Categories of sports
Sports can be divided into different categories according to certain criteria. But there are no official classifications. Some organization options:
- by subscribers according to the profession : Arbeitersport , operating sports , disabled sports , fire brigade sports , high school sports , military sport , police sports , youth sports and senior sport , women sports (eg. Rollerderby ) and men Sport (eg. Skifliegen ) amateur sport and professional sport
- according to the organizational form : team sport , individual sport
- after the sports equipment : ball sports , hockey , cycling , roller sports , skiing
- according to the venue : (place of exercise) indoor sports , field sports (e.g. field handball ), water sports , mountain sports , air sports , beach sports (e.g. beach soccer ), lawn sports
- according to the seasons : winter sports , summer sports
- by type of implementation : sports games , weight training , aerobic exercise , Precision Sports , Sprint
- according to the type of conflict : martial arts , racing
- by region : indigenous sports, US sports
- after the main stress : (type) mental sports , physical sports, motor sports , animal sports (e.g. equestrian sports and dog sports )
- according to purpose and intensity: popular sport and competitive sport
No classification option can rule out the possibility of a sport appearing in several categories: cycling polo, for example, is both a ball sport and a cycling sport.
Systematisation of the sports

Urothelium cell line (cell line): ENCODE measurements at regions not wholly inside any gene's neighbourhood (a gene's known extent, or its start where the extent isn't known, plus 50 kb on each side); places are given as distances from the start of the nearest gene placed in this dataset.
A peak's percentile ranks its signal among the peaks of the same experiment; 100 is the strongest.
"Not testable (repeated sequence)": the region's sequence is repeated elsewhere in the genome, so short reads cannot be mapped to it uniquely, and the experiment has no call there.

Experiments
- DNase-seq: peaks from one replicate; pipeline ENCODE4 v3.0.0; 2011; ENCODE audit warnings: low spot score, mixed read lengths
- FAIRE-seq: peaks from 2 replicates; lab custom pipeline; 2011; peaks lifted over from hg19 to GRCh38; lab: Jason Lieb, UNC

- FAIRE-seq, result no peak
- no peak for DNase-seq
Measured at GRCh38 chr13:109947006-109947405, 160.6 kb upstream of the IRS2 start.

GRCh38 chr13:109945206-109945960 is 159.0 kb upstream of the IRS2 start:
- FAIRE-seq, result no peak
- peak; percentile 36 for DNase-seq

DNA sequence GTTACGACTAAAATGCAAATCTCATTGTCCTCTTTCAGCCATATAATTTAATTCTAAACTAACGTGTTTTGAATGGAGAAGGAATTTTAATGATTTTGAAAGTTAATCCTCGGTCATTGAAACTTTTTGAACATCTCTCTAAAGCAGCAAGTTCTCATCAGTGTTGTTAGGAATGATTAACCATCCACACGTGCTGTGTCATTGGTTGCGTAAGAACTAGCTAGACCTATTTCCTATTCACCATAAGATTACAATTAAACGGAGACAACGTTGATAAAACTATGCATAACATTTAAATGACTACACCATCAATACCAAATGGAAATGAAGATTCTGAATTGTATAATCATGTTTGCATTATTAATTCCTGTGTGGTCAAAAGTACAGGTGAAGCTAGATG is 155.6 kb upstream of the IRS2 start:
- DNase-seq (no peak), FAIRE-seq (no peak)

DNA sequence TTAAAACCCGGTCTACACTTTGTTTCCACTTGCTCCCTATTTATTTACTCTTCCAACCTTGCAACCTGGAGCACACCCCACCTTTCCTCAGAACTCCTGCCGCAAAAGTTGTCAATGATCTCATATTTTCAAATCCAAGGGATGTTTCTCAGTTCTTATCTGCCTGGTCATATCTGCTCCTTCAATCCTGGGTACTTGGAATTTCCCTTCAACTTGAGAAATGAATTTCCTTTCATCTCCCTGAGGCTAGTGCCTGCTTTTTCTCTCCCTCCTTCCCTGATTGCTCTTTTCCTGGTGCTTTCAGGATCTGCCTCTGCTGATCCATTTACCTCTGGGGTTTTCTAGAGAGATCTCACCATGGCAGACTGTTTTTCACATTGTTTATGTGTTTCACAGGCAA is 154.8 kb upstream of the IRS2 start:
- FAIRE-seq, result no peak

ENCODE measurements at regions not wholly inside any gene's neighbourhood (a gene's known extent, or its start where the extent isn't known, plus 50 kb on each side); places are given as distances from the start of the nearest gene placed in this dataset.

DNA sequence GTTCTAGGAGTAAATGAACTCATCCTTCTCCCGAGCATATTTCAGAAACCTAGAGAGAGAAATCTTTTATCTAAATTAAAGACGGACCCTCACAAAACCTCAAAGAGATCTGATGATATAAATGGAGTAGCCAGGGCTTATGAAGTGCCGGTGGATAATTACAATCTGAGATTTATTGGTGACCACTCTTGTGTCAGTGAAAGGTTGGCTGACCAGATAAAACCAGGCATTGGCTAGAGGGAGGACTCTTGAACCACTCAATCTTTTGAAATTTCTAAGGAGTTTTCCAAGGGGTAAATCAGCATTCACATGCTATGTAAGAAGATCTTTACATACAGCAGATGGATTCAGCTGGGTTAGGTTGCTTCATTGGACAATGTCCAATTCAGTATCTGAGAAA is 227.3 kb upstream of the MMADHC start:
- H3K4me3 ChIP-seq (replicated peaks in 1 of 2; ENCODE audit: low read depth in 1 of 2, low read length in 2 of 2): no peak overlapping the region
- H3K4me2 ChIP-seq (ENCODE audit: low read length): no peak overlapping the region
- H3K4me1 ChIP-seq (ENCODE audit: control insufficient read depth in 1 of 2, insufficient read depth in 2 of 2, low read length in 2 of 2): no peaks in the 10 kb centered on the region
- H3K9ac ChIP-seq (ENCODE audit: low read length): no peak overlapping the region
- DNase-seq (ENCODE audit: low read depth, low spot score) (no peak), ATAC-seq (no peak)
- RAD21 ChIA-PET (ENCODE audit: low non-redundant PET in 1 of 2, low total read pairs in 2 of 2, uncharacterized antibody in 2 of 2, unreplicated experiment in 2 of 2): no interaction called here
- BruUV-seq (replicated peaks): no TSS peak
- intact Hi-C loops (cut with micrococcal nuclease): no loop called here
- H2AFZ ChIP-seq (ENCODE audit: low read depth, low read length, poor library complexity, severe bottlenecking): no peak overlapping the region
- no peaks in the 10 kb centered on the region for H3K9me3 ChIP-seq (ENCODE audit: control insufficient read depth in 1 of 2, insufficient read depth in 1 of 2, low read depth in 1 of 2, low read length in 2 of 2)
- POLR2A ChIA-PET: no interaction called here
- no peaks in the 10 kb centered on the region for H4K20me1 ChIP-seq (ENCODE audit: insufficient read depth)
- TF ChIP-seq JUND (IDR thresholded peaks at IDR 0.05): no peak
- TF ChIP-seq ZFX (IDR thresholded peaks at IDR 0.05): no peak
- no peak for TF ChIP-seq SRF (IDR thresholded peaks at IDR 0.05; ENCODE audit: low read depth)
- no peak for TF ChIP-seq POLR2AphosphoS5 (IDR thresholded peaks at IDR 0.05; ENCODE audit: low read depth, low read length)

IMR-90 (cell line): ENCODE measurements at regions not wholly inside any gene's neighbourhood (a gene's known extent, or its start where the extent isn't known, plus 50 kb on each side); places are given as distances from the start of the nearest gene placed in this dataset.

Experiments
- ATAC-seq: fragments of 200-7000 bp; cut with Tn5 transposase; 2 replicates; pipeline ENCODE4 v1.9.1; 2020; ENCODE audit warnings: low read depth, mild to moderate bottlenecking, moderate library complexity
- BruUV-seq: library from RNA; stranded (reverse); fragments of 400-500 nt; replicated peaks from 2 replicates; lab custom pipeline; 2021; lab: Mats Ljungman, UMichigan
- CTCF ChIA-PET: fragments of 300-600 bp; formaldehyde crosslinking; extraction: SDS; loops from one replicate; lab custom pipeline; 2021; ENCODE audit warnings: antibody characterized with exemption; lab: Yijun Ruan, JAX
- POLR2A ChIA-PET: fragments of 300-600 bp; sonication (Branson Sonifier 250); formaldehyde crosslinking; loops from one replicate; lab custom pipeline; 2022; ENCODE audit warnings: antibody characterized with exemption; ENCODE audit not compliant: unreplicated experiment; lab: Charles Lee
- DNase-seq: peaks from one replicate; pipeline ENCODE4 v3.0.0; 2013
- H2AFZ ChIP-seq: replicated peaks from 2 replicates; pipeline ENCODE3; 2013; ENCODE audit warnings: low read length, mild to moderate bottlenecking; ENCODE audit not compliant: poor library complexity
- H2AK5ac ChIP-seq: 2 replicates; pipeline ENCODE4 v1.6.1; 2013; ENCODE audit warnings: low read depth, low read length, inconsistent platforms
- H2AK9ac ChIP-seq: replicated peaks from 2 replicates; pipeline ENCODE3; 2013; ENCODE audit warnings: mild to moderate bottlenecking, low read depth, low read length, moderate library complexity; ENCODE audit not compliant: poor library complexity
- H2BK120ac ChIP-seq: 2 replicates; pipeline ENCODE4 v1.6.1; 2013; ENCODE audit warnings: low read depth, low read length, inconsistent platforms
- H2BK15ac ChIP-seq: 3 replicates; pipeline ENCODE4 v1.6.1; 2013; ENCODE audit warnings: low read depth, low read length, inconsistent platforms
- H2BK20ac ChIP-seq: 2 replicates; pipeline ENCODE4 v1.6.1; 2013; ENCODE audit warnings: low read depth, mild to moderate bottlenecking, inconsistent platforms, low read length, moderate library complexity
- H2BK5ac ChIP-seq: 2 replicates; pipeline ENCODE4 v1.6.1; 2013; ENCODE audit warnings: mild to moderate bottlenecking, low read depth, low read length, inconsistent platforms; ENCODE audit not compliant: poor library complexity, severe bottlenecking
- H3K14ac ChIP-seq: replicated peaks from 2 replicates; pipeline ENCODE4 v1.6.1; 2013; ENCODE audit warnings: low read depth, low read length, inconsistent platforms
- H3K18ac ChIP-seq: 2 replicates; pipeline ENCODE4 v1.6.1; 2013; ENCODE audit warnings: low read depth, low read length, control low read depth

Based on the psychomotor significance of sport, Pierre Parlebas has set up a system of the praxeology of sport in which every sport (discipline) can be represented on a maximum of three coordinates. Parlebas is part of a long tradition of French sports educators who pursue a sociological and psychomotor approach:
- Individual ( assigned to psychomotor skills ) or team ( assigned to socio-motor skills );
- Presence of partner (s) (= P) or opponent (s) (= A);
- Uncertainty due to surroundings / playing field (= I).
Football is now a PA sport (without I, since the football pitches are standardized).
In general, there is a tendency to standardize sports more and more, which means that more and more new trend sports are emerging in the opposite direction , which counteract the standardization by dealing with nature . In the 19th century, cross-country running and track athletics were almost on an equal footing. The cinder tracks got better and better until due to the plastic sheeting, seasonal climatic differences are hardly noticeable.
The popularity of sports is partly very nationally shaped. Few sports can boast global importance. Basically, a distinction must be made between practicing and watching a sport, and there is undoubtedly a connection between one's own practice of a sport and its supporters.
The world's most popular spectator sport is clearly soccer . Like few other disciplines, football is one of the most popular sports in almost all parts of the world. Only in North America , Australia and South Asia is football reduced to a subordinate role. Other roughly distributed worldwide sports are more Olympic sports , including in addition to the core disciplines of athletics and swimming , the boxing and tennis , as well as team sports basketball and volleyball .